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Table of Contents
EDITORIAL
Year : 2022  |  Volume : 4  |  Issue : 1  |  Page : 47

Accommodative tolerance


Department of Ophthalmology, Faculty of Medicine of Ribeirao Preto, University of Sao Paulo, SP, Brazil

Date of Submission15-Sep-2022
Date of Decision23-Sep-2022
Date of Acceptance27-Sep-2022
Date of Web Publication28-Oct-2022

Correspondence Address:
Harley E A. Bicas
Faculty of Medicine of Ribeirao Preto, University of Sao Paulo, Rua dos Tacapes, 430 - Quinta da Alvorada, Ribeirão Preto, SP
Brazil
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Source of Support: None, Conflict of Interest: None


DOI: 10.4103/pajo.pajo_52_22

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How to cite this article:
Bicas HE. Accommodative tolerance. Pan Am J Ophthalmol 2022;4:47

How to cite this URL:
Bicas HE. Accommodative tolerance. Pan Am J Ophthalmol [serial online] 2022 [cited 2022 Dec 7];4:47. Available from: https://www.thepajo.org/text.asp?2022/4/1/47/359847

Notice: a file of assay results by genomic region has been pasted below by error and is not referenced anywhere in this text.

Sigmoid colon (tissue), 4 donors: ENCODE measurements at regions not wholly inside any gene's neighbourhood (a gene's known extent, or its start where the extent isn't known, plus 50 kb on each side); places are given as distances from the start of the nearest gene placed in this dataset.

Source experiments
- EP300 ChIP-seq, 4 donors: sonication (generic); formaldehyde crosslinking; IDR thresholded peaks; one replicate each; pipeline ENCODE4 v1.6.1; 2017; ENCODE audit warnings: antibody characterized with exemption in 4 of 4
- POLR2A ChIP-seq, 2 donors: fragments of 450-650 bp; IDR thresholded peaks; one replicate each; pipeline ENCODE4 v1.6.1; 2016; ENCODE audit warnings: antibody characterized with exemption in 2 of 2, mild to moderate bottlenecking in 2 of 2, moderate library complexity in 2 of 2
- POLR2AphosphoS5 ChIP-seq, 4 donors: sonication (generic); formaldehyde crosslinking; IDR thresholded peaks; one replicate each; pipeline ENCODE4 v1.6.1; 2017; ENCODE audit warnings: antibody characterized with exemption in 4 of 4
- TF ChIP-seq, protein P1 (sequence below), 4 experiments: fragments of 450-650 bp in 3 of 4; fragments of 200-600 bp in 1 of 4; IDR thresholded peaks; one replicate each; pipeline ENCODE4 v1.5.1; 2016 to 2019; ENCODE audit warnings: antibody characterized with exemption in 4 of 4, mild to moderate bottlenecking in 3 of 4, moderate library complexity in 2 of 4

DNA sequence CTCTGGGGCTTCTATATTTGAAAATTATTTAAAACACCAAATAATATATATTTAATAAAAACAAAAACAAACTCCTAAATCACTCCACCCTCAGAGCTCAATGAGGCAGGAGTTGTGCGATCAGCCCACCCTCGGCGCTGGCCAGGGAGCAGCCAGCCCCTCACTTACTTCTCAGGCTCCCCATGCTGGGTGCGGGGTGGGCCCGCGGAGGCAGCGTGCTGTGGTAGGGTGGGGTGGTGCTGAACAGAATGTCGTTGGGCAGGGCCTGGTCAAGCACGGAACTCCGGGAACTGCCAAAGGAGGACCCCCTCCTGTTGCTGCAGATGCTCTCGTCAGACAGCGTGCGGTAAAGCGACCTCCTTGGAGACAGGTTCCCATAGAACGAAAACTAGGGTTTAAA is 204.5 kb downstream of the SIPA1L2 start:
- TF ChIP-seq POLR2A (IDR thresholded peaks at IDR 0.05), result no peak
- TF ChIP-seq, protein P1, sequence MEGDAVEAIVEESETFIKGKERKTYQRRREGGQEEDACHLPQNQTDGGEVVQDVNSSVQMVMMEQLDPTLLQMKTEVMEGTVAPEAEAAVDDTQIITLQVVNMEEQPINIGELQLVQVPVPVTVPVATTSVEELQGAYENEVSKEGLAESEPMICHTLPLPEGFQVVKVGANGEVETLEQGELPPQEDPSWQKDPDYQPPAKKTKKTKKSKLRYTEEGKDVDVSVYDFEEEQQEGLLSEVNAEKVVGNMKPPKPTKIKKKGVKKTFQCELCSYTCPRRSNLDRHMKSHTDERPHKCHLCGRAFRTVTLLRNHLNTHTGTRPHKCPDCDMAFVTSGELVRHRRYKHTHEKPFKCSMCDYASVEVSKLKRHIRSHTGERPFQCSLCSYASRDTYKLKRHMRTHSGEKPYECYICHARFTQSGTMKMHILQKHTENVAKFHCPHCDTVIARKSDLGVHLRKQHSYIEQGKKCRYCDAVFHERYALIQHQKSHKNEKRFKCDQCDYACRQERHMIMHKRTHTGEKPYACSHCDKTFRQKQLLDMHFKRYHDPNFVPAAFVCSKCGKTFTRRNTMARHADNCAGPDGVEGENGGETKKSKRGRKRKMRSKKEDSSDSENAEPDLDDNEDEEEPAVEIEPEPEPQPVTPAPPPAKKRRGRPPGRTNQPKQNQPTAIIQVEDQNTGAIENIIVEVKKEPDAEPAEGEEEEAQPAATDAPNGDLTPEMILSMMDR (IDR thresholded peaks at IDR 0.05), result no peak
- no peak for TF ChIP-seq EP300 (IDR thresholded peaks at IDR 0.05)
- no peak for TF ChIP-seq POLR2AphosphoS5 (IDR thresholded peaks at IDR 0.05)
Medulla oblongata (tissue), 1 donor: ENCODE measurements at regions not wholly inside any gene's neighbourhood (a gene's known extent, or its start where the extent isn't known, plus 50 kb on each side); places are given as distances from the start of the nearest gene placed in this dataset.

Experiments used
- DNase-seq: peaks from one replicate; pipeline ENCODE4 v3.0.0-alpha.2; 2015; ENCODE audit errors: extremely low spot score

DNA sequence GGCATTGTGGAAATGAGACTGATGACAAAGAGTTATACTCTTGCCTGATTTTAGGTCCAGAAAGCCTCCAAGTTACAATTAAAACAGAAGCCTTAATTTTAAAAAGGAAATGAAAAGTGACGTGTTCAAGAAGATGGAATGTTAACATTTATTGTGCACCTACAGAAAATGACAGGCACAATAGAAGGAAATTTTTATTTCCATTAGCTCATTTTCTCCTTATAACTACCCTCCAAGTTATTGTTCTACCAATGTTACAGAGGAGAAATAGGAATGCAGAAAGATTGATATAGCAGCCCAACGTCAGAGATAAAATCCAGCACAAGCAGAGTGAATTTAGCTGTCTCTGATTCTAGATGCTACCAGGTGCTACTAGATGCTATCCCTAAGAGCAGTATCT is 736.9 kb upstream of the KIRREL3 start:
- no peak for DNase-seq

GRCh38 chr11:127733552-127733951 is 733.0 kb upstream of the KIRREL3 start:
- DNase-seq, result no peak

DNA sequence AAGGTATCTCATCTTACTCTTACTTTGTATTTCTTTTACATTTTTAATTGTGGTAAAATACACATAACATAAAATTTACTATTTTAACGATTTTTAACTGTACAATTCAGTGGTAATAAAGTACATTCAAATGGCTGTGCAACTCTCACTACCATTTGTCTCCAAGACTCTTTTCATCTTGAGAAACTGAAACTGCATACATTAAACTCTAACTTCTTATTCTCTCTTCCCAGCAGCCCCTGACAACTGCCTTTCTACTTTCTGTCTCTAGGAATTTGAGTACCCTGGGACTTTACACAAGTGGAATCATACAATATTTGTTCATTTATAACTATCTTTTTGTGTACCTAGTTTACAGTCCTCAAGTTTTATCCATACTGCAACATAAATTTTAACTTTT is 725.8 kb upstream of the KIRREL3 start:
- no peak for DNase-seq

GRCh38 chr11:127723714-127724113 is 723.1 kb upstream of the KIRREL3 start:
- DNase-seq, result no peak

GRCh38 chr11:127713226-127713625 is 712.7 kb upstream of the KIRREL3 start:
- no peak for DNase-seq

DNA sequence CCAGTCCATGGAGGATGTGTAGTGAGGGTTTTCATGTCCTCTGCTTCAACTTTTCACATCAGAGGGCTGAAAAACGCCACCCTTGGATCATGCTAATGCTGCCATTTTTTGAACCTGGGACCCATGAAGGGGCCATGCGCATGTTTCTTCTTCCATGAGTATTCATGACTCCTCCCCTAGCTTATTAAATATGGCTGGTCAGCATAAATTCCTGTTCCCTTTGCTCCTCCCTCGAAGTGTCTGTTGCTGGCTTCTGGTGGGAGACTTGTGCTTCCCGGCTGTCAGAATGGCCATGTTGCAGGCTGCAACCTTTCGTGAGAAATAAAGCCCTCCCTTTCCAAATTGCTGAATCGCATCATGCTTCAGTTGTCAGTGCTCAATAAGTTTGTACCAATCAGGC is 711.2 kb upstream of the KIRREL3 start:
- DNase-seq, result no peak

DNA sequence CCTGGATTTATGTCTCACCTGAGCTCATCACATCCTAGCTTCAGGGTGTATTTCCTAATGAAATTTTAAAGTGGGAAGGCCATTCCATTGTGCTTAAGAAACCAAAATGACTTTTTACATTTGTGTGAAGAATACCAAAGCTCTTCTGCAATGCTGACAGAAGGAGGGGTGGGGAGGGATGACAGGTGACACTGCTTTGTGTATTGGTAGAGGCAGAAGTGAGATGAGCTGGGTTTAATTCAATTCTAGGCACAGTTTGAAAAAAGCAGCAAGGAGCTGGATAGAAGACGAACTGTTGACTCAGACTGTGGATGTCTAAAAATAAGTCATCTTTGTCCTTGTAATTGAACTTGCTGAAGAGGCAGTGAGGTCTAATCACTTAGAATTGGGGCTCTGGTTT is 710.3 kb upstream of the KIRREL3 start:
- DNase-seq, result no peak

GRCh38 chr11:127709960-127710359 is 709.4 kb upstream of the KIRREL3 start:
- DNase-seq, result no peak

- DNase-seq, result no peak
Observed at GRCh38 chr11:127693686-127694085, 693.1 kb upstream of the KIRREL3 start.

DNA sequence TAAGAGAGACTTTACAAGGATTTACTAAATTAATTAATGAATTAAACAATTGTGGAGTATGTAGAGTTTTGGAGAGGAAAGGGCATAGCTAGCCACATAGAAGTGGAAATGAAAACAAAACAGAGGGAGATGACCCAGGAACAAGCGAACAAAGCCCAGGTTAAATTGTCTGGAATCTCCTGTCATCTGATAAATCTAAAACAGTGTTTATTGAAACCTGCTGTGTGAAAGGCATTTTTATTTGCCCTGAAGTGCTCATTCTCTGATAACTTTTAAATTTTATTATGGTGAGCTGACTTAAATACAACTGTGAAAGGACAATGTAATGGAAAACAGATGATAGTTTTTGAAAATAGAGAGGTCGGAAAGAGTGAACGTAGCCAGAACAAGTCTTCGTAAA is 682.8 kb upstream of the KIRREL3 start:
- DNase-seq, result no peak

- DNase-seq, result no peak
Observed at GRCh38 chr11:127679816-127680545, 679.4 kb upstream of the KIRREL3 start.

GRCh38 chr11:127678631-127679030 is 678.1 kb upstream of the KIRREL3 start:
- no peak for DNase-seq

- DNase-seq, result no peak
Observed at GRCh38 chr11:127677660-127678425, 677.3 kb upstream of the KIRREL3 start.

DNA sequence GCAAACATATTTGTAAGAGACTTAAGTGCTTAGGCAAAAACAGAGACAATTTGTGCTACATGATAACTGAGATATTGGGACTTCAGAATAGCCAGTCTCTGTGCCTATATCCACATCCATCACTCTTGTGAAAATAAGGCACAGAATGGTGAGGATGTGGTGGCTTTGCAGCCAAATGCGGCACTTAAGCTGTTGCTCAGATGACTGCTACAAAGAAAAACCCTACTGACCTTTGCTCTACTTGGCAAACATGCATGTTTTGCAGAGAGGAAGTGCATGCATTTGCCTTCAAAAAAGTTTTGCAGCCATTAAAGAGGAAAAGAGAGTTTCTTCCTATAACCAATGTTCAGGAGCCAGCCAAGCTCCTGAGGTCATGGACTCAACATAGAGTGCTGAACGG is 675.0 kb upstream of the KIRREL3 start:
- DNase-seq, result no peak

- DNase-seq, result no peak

Ophthalmology is a discipline not merely concerned to the resolution of quantitative visual problems (visual acuity and visual fields), but, on the contrary, great number of patients of an ophthalmological office complain of the bad quality with which the visual tasks are related. “Good” vision in each eye, but with discomfort (asthenopia) may be caused by the lack of binocular fusion, be it due to the images of different sizes (aniseikonia, either by inadequate corrections of anisometropias or by different components — axial and refractive — of isometropias), be it due to diplopia and confusion (in heterophorias and convergence insufficiency). Notwithstanding, the most prevalent cause of such asthenopia discomforts is, essentially, monocular (although it may also be binocular), the intolerance to the use of accommodation.